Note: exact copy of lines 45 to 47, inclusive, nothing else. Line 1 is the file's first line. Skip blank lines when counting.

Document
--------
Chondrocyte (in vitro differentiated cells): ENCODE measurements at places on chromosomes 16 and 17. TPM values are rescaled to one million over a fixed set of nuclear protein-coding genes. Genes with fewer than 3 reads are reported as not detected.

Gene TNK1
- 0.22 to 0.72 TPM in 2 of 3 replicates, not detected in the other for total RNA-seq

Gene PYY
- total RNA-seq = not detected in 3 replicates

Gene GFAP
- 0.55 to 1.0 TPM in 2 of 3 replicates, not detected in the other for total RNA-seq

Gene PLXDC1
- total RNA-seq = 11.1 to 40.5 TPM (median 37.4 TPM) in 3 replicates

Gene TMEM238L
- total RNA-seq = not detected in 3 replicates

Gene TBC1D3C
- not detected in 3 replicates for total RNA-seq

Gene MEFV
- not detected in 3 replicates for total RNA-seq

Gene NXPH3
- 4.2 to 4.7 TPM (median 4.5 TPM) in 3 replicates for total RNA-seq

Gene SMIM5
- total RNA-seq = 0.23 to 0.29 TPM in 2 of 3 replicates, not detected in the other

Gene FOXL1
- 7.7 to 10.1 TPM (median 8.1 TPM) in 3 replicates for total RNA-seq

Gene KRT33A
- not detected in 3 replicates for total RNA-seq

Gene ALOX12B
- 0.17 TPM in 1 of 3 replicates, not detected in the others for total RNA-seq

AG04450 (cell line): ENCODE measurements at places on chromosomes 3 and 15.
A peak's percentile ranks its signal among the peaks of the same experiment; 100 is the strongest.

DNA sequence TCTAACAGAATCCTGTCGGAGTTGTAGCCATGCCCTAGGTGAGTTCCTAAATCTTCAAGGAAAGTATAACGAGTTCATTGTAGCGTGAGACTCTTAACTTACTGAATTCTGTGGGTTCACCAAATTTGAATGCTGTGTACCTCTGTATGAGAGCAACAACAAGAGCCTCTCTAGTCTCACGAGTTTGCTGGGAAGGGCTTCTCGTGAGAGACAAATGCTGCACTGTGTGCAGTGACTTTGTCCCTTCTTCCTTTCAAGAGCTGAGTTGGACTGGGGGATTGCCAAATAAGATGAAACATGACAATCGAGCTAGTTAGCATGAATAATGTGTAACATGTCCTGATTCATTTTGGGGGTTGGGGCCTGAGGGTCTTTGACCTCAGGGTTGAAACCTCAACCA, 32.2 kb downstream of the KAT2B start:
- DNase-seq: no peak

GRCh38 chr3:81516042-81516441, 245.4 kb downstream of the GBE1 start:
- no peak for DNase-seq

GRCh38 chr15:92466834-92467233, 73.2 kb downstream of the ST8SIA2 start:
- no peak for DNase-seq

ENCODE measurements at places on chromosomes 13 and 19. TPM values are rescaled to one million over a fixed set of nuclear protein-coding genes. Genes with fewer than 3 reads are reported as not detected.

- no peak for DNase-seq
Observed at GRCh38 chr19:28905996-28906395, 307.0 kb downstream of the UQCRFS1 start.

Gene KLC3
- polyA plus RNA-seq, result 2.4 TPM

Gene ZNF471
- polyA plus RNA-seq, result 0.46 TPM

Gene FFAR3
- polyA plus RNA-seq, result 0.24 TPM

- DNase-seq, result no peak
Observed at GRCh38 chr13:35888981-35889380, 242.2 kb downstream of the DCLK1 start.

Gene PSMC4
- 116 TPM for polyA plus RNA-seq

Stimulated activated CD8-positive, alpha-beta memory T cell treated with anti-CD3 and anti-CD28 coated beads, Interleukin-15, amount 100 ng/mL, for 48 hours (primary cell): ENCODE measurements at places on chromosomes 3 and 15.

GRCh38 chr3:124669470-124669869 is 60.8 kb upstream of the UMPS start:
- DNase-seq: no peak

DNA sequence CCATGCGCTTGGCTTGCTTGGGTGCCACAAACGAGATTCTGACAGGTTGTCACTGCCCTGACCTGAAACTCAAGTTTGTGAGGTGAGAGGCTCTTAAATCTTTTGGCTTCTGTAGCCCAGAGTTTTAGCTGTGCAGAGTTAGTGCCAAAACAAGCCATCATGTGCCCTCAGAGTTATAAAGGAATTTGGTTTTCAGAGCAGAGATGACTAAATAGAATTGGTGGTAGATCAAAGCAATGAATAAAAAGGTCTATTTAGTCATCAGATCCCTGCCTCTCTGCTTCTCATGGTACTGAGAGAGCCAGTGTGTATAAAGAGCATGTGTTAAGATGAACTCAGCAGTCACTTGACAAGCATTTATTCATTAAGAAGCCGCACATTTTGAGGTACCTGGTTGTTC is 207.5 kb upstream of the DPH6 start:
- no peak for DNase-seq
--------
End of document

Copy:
Gene PSMC4
- 116 TPM for polyA plus RNA-seq

Stimulated activated CD8-positive, alpha-beta memory T cell treated with anti-CD3 and anti-CD28 coated beads, Interleukin-15, amount 100 ng/mL, for 48 hours (primary cell): ENCODE measurements at places on chromosomes 3 and 15.